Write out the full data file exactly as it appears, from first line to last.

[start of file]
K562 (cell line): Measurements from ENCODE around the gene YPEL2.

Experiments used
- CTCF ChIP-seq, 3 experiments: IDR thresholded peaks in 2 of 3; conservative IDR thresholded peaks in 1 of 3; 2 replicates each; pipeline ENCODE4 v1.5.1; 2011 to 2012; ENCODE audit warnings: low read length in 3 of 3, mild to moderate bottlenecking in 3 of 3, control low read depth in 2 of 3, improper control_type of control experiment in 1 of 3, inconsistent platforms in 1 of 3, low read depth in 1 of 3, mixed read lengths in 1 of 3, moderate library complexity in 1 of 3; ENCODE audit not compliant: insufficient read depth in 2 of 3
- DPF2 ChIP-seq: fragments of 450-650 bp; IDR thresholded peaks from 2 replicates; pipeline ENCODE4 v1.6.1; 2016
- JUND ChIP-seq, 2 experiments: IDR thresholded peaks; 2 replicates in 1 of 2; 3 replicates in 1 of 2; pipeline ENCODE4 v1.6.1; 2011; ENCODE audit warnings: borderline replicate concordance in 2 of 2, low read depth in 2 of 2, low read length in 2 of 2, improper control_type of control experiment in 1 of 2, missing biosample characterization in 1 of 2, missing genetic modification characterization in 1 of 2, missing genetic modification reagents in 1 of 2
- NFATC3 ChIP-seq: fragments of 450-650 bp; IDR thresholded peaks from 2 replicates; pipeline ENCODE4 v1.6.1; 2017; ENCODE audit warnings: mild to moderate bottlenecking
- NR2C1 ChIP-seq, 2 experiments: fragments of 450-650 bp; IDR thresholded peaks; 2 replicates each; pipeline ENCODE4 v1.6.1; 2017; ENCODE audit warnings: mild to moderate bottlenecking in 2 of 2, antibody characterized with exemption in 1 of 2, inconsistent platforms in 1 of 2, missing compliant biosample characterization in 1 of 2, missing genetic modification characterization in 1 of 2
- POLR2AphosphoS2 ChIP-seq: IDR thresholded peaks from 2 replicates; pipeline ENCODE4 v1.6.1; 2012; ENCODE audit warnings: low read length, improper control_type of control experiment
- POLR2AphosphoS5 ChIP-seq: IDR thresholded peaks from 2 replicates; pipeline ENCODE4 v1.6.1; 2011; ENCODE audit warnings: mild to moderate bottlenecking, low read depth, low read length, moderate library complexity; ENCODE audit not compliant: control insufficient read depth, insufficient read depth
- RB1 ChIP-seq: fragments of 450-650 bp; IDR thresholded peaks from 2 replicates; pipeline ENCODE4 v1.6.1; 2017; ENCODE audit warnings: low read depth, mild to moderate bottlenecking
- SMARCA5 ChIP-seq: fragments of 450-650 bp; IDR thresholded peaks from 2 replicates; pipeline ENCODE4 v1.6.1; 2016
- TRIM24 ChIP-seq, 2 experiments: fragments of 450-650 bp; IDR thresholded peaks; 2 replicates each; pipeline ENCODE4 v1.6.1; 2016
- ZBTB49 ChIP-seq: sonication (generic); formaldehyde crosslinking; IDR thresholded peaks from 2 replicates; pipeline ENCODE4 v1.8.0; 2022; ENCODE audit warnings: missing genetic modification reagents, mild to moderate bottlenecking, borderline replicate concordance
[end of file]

K562 (cell line): Measurements from ENCODE around the gene YPEL2.

Experiments used
- CTCF ChIP-seq, 3 experiments: IDR thresholded peaks in 2 of 3; conservative IDR thresholded peaks in 1 of 3; 2 replicates each; pipeline ENCODE4 v1.5.1; 2011 to 2012; ENCODE audit warnings: low read length in 3 of 3, mild to moderate bottlenecking in 3 of 3, control low read depth in 2 of 3, improper control_type of control experiment in 1 of 3, inconsistent platforms in 1 of 3, low read depth in 1 of 3, mixed read lengths in 1 of 3, moderate library complexity in 1 of 3; ENCODE audit not compliant: insufficient read depth in 2 of 3
- DPF2 ChIP-seq: fragments of 450-650 bp; IDR thresholded peaks from 2 replicates; pipeline ENCODE4 v1.6.1; 2016
- JUND ChIP-seq, 2 experiments: IDR thresholded peaks; 2 replicates in 1 of 2; 3 replicates in 1 of 2; pipeline ENCODE4 v1.6.1; 2011; ENCODE audit warnings: borderline replicate concordance in 2 of 2, low read depth in 2 of 2, low read length in 2 of 2, improper control_type of control experiment in 1 of 2, missing biosample characterization in 1 of 2, missing genetic modification characterization in 1 of 2, missing genetic modification reagents in 1 of 2
- NFATC3 ChIP-seq: fragments of 450-650 bp; IDR thresholded peaks from 2 replicates; pipeline ENCODE4 v1.6.1; 2017; ENCODE audit warnings: mild to moderate bottlenecking
- NR2C1 ChIP-seq, 2 experiments: fragments of 450-650 bp; IDR thresholded peaks; 2 replicates each; pipeline ENCODE4 v1.6.1; 2017; ENCODE audit warnings: mild to moderate bottlenecking in 2 of 2, antibody characterized with exemption in 1 of 2, inconsistent platforms in 1 of 2, missing compliant biosample characterization in 1 of 2, missing genetic modification characterization in 1 of 2
- POLR2AphosphoS2 ChIP-seq: IDR thresholded peaks from 2 replicates; pipeline ENCODE4 v1.6.1; 2012; ENCODE audit warnings: low read length, improper control_type of control experiment
- POLR2AphosphoS5 ChIP-seq: IDR thresholded peaks from 2 replicates; pipeline ENCODE4 v1.6.1; 2011; ENCODE audit warnings: mild to moderate bottlenecking, low read depth, low read length, moderate library complexity; ENCODE audit not compliant: control insufficient read depth, insufficient read depth
- RB1 ChIP-seq: fragments of 450-650 bp; IDR thresholded peaks from 2 replicates; pipeline ENCODE4 v1.6.1; 2017; ENCODE audit warnings: low read depth, mild to moderate bottlenecking
- SMARCA5 ChIP-seq: fragments of 450-650 bp; IDR thresholded peaks from 2 replicates; pipeline ENCODE4 v1.6.1; 2016
- TRIM24 ChIP-seq, 2 experiments: fragments of 450-650 bp; IDR thresholded peaks; 2 replicates each; pipeline ENCODE4 v1.6.1; 2016
- ZBTB49 ChIP-seq: sonication (generic); formaldehyde crosslinking; IDR thresholded peaks from 2 replicates; pipeline ENCODE4 v1.8.0; 2022; ENCODE audit warnings: missing genetic modification reagents, mild to moderate bottlenecking, borderline replicate concordance